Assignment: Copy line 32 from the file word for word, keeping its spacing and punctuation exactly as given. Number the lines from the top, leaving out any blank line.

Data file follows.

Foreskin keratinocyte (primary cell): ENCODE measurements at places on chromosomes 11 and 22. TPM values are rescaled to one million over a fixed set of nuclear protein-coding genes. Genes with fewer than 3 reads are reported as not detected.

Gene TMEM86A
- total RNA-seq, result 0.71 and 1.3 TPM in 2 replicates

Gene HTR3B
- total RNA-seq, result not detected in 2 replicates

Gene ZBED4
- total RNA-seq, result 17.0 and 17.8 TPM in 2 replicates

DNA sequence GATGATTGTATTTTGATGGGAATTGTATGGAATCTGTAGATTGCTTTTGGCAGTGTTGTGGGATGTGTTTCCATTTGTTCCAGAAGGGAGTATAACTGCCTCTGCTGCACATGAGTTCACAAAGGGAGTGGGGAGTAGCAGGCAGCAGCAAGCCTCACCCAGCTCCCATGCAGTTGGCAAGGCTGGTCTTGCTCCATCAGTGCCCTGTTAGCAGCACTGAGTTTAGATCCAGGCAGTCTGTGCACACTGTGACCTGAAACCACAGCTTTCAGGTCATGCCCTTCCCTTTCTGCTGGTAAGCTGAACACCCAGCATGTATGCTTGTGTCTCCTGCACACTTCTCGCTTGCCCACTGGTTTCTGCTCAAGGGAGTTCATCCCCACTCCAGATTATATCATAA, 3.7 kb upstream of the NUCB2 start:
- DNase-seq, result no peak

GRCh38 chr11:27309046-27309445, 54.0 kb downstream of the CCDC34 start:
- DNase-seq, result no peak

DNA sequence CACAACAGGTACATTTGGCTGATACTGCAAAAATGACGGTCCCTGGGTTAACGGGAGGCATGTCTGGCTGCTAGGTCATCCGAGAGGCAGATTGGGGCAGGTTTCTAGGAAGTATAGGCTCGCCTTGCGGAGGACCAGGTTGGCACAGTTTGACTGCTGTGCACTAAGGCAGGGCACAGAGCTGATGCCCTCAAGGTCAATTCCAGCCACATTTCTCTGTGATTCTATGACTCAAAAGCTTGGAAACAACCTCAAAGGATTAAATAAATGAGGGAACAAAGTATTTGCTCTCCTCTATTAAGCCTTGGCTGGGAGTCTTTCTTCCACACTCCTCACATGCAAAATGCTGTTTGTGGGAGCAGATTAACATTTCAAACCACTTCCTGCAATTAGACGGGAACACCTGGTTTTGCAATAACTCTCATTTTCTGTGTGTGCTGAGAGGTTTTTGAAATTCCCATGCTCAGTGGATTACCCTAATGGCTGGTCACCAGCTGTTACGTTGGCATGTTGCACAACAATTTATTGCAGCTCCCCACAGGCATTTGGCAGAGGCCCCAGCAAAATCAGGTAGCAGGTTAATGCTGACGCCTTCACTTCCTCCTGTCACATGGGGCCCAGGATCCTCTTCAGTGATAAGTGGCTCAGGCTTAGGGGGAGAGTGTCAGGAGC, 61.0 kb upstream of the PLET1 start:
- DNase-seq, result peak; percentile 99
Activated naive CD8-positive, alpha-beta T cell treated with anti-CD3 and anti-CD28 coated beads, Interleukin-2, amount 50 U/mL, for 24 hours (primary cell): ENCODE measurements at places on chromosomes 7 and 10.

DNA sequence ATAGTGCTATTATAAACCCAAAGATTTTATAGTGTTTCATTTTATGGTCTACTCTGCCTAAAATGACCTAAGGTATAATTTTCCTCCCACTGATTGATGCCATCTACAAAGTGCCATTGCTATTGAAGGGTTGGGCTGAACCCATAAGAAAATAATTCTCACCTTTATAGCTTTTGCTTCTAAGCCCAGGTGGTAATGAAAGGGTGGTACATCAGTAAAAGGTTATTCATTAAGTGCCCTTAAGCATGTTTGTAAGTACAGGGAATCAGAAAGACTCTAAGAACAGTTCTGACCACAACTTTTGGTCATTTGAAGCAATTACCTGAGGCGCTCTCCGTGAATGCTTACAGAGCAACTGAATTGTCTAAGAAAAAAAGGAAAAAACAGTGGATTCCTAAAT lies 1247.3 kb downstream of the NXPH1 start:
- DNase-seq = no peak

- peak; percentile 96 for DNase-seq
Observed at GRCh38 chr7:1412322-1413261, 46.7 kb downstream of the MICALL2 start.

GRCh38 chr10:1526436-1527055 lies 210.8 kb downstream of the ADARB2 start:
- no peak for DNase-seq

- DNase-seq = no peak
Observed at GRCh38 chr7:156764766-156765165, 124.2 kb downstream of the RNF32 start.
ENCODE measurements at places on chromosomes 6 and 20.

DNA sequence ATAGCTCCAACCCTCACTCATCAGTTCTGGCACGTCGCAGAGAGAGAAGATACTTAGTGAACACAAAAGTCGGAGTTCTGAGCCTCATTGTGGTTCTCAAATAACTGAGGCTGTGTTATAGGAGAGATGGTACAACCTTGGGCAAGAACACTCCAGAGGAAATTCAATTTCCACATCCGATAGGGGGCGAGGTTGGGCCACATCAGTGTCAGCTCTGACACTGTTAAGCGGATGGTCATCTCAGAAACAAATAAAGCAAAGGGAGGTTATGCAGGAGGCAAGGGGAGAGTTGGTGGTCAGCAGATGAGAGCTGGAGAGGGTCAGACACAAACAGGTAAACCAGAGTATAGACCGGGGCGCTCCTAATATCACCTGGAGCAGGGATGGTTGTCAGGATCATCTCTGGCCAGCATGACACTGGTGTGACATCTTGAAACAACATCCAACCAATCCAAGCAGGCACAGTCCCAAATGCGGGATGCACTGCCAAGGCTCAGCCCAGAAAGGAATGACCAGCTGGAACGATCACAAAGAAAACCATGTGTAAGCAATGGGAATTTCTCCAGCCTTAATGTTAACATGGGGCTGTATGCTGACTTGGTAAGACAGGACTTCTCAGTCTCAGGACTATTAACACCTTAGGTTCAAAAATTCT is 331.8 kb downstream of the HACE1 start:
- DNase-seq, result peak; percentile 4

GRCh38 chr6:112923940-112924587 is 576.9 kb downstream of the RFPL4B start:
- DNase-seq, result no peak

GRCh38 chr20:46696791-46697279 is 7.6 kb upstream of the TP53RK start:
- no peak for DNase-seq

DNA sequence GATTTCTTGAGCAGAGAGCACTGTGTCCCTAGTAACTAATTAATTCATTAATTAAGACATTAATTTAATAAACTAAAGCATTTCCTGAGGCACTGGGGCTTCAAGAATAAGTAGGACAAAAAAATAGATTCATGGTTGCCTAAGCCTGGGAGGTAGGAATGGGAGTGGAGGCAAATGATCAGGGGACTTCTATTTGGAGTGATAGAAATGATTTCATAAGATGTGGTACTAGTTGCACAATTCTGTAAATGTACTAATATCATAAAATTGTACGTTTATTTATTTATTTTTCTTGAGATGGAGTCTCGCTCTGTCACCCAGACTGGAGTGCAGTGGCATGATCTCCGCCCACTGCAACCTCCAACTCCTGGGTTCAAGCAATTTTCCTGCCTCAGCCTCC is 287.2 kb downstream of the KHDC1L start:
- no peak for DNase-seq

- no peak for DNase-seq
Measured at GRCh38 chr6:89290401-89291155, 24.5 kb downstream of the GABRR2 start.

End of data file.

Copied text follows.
- no peak for DNase-seq